This combination of brass, electronics and cloudstorms of feedback is what I’ve been waiting for. Seriously. Since Lund’s 2018 Blow.Amplifier, which explores similar spaces, I’ve been waiting and hoping for more. Waiting over. And it was worth it.

But whereas Blow… combined amplified feedback with more recognisable trumpet tones and passages, Ætonal contains no such compromises. Bold as it was, the previous album is exploratory by comparison, marking out the boundaries and shape of amplified trumpet as a soundzone, but this plunges straight to the dark heart of excess, birthing what could be called a Tony Conrad-inspired improvised black metal/drone/noise suite that draws solely on the sound of an instrument pushed beyond its limits.

To quote Espen Lund himself, “An essential part of the sound of Ætonal comes from the amount and size of amplifiers used. This time around, more is more seemed to be the motto. Standing in the middle of a ring of amplifiers forces you to react to the sounds in the room and the air being pushed against you.
The trouble with amplifying instruments that doesn’t want to be amplified, is the amount of feedback produced. On this album, the thought process was to incorporate the feedback and make it an integral part of the music. To make it equal to the sound of the trumpet, and in the case of track three, to make it equal to the sound of a trumpet being destroyed.”

He’s not wrong. Like a slowly storm-tossed Jovian landscape viewed from orbit, the waves of sound are slow, inexorable, awful (as in awe-full, okay?), and unstoppable. Want another metaphor? Imagine a decade-long field recording of a glacier – the creaks and groans of tons of ice, shearing away mountains and landscapes – compressed into 42 minutes. I’ve no idea how that would really sound, but I like to think it would sound like Ætonal.

As Above, So Below is a stately swell of feedback, a swirling, metallic drone, the burnished and bruised sound of amplified metal – barely recognisable as a trumpet (or any other acoustic instrument, for that matter…) Voice-like cries and shrieks are layered over a thrumbling foundation drone. At one point, the feedback oscillates into a rougher, louder, mechanical beast, not so much someone playing a trumpet as using a trumpet to play the feedback.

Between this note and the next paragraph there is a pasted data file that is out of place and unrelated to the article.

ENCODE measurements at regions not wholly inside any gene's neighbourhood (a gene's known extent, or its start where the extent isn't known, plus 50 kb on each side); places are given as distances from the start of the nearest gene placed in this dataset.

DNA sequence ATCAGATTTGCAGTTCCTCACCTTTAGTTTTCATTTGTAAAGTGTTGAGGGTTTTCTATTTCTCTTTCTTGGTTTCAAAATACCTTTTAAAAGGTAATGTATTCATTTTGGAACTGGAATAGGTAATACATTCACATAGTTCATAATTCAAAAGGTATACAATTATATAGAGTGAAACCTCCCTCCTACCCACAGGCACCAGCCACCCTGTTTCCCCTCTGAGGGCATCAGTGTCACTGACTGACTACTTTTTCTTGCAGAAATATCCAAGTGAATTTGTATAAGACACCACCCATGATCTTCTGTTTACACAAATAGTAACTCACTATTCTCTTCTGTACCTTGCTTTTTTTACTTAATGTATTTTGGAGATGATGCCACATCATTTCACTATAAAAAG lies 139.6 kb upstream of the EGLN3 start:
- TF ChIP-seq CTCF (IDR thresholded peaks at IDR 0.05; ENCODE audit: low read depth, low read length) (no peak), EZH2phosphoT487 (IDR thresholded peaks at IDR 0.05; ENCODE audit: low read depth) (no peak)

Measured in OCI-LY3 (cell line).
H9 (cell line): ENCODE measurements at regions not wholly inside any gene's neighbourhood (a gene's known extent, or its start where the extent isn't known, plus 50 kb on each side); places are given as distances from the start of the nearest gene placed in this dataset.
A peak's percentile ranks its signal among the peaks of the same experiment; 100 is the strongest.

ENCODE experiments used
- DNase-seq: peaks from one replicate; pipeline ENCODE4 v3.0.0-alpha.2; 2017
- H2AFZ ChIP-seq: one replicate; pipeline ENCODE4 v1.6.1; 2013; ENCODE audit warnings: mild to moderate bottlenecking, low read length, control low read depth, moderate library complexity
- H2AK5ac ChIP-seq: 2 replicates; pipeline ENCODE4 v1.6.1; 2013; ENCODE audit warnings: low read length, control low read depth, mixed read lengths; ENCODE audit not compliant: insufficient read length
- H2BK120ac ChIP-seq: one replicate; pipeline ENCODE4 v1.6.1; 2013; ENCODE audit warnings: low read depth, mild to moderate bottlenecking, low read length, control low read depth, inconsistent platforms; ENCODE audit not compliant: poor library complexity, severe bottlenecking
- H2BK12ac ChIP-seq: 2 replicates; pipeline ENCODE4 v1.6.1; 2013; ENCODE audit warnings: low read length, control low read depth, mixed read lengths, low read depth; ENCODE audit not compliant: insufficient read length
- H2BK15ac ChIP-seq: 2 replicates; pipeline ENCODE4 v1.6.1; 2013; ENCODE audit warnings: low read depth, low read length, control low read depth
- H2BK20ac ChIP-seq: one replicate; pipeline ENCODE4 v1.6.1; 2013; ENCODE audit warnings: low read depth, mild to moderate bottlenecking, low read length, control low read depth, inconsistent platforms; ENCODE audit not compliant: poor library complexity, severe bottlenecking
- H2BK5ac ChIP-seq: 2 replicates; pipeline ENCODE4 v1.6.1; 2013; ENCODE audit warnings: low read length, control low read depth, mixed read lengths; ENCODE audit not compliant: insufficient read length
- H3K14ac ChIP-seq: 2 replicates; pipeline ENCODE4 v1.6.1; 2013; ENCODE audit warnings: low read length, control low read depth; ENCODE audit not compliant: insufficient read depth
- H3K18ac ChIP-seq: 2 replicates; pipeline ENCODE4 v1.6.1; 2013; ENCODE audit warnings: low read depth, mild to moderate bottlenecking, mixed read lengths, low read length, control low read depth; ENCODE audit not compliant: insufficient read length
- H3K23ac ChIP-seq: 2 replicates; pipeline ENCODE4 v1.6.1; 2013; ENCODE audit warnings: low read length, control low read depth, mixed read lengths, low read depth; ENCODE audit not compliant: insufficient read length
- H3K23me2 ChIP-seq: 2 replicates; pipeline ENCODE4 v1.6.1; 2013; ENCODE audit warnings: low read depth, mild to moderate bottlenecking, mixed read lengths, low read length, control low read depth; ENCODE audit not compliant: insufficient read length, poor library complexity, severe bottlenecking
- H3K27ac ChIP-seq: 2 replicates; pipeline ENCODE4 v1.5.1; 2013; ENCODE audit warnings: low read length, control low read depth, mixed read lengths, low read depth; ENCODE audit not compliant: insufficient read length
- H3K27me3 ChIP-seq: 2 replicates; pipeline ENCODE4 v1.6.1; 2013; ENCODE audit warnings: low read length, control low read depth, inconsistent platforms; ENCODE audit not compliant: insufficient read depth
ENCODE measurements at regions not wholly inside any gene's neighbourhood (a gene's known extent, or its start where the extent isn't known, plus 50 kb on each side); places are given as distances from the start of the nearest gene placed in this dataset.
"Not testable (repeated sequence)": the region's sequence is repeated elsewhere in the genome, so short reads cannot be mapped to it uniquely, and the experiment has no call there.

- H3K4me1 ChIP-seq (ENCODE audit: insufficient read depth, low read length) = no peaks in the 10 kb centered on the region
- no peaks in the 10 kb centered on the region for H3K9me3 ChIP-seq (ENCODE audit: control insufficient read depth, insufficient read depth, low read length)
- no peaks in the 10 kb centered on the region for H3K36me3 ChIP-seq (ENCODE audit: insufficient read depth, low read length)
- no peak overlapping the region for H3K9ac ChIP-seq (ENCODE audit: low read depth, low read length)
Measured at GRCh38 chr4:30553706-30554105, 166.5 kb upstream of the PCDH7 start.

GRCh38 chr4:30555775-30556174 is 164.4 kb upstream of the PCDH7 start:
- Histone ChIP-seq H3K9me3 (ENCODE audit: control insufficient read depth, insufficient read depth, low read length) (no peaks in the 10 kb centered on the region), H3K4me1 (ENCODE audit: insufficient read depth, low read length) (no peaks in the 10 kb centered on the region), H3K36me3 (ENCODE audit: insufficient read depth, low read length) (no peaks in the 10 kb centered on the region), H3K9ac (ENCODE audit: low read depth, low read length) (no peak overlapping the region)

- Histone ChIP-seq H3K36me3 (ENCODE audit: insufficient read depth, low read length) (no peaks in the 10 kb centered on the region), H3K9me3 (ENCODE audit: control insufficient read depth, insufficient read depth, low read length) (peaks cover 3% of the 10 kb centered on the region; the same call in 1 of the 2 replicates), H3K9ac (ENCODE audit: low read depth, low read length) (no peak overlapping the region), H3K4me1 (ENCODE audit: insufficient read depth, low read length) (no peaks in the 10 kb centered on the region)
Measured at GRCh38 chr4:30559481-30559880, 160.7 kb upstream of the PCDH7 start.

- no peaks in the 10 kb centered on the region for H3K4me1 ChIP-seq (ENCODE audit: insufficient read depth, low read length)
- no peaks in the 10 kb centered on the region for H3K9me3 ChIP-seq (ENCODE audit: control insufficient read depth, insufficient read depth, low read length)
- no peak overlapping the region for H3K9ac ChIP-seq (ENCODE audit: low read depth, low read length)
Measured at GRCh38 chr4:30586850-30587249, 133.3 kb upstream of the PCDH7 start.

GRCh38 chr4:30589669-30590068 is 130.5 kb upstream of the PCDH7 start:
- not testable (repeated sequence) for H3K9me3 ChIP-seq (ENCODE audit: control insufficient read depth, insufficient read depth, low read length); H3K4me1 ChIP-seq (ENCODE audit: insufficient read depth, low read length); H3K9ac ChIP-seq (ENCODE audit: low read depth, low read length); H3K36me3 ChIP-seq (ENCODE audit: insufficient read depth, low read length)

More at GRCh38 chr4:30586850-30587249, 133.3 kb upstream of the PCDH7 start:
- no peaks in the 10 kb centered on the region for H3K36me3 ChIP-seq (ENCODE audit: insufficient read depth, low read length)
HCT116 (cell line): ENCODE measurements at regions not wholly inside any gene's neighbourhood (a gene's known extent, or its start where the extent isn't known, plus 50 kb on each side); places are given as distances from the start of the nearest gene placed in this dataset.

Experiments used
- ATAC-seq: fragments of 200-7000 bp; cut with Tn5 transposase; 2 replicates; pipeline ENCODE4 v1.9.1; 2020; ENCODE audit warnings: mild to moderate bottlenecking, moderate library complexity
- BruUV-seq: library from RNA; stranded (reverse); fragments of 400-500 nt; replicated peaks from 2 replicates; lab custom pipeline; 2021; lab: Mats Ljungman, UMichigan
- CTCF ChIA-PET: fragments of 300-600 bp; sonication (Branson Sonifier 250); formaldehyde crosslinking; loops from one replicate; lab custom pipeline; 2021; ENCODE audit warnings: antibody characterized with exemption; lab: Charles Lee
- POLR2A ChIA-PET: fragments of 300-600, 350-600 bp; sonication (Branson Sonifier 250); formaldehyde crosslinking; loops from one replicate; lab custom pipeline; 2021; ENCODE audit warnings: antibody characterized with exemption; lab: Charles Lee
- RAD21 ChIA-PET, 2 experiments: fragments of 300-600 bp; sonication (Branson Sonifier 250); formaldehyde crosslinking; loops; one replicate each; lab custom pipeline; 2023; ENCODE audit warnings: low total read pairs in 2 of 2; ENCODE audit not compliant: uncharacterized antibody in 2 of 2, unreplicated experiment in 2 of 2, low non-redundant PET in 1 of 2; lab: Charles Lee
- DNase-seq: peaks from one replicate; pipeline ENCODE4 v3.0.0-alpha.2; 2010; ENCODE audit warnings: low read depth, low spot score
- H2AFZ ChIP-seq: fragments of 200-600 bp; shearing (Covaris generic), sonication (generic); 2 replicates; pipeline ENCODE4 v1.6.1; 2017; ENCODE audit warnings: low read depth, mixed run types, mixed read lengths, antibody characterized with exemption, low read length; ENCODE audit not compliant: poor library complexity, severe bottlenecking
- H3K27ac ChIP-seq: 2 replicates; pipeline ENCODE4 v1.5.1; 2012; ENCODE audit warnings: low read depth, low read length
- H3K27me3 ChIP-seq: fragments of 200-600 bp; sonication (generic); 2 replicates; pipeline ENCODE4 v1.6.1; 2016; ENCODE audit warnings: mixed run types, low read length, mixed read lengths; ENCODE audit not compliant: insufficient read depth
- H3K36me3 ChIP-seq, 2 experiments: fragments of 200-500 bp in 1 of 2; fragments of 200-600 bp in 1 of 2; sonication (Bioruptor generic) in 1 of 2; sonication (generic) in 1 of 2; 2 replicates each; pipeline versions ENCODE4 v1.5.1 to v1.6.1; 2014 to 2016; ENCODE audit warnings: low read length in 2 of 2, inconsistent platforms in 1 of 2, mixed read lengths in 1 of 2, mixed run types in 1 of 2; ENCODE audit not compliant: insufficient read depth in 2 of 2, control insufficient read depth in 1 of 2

For A Thousand Tongues to Sing begins distant; from over the horizon come the unified calls of the thousand metal throats and voices. The drone strikes a piercing, honking tone, think ‘metal bagpipes’ combining with short, two-note flourishes for a sound somehow both ancient and now

Speak Into His Good Eye brings to mind howling rage and eloquent, abrasive defiance – a one-sided litany of excruciating excess. ‘He’ may blink His eye but the rage prayer will not be gainsaid; any and all disagreement or justification is crushed by the clashing and clanging of some giant mechanism.

While I’m on a religious imagery tip, let’s just say The Creator’s Voice is a perfect storm, with distortion-heavy peals of cloud-splitting feedback, arcing across crackling nimbi… When the skies (briefly) clear, we catch glimpses of a cleaner, howling landscape below and then, darkness again. Which Creator? Well, probably more Lovecraftian than King James.

An Echo Repeated Forever is the austere, grinding music of the mechanical spheres. Metal and vibration, body and energy, in conversation and song against a sea of revolving entropy. Deep, enormous drones rise to the surface, only to breach unobtrusively, and descend again, singing…

While the concept might be straightforward (blunt, even) the reality of amplifying a trumpet beyond all reason is filled with detail and nuance. Lund creates great blocks of sound as his raw material and manipulates and sculpts them into otherworldly monuments. No crumbling edifices of distortion these, more a sequence of honed, endless, metallic vibrations fixed in a three-dimensional space.

As Above, So Below
For A Thousand Tongues to Sing
Speak Into His Good Eye
The Creator’s Voice
An Echo Repeated Forever

Espen Lund – amplifiers and trumpet

Ætonal is available as a cassette and download from Espen Lund’s Bandcamp page.

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